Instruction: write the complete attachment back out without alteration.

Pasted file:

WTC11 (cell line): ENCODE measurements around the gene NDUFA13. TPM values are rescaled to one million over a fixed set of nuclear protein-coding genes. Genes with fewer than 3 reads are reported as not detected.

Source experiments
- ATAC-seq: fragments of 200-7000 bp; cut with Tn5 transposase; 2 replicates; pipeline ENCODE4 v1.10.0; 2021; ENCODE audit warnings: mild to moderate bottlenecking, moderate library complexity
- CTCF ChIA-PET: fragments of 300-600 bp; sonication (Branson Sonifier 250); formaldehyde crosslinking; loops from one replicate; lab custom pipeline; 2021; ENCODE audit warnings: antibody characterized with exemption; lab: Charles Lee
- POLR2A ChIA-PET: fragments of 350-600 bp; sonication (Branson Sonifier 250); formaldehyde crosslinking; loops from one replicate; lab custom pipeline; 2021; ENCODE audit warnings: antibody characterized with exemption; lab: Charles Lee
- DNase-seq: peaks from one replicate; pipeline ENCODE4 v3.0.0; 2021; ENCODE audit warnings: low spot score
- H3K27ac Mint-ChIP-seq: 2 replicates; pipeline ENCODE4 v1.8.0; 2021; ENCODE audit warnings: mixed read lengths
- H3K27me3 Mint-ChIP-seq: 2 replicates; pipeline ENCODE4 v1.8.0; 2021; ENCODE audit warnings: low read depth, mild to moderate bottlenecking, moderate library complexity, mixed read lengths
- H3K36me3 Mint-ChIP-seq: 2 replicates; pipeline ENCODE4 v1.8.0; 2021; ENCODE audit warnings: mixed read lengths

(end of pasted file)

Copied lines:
WTC11 (cell line): ENCODE measurements around the gene NDUFA13. TPM values are rescaled to one million over a fixed set of nuclear protein-coding genes. Genes with fewer than 3 reads are reported as not detected.

Source experiments
- ATAC-seq: fragments of 200-7000 bp; cut with Tn5 transposase; 2 replicates; pipeline ENCODE4 v1.10.0; 2021; ENCODE audit warnings: mild to moderate bottlenecking, moderate library complexity
- CTCF ChIA-PET: fragments of 300-600 bp; sonication (Branson Sonifier 250); formaldehyde crosslinking; loops from one replicate; lab custom pipeline; 2021; ENCODE audit warnings: antibody characterized with exemption; lab: Charles Lee
- POLR2A ChIA-PET: fragments of 350-600 bp; sonication (Branson Sonifier 250); formaldehyde crosslinking; loops from one replicate; lab custom pipeline; 2021; ENCODE audit warnings: antibody characterized with exemption; lab: Charles Lee
- DNase-seq: peaks from one replicate; pipeline ENCODE4 v3.0.0; 2021; ENCODE audit warnings: low spot score
- H3K27ac Mint-ChIP-seq: 2 replicates; pipeline ENCODE4 v1.8.0; 2021; ENCODE audit warnings: mixed read lengths
- H3K27me3 Mint-ChIP-seq: 2 replicates; pipeline ENCODE4 v1.8.0; 2021; ENCODE audit warnings: low read depth, mild to moderate bottlenecking, moderate library complexity, mixed read lengths
- H3K36me3 Mint-ChIP-seq: 2 replicates; pipeline ENCODE4 v1.8.0; 2021; ENCODE audit warnings: mixed read lengths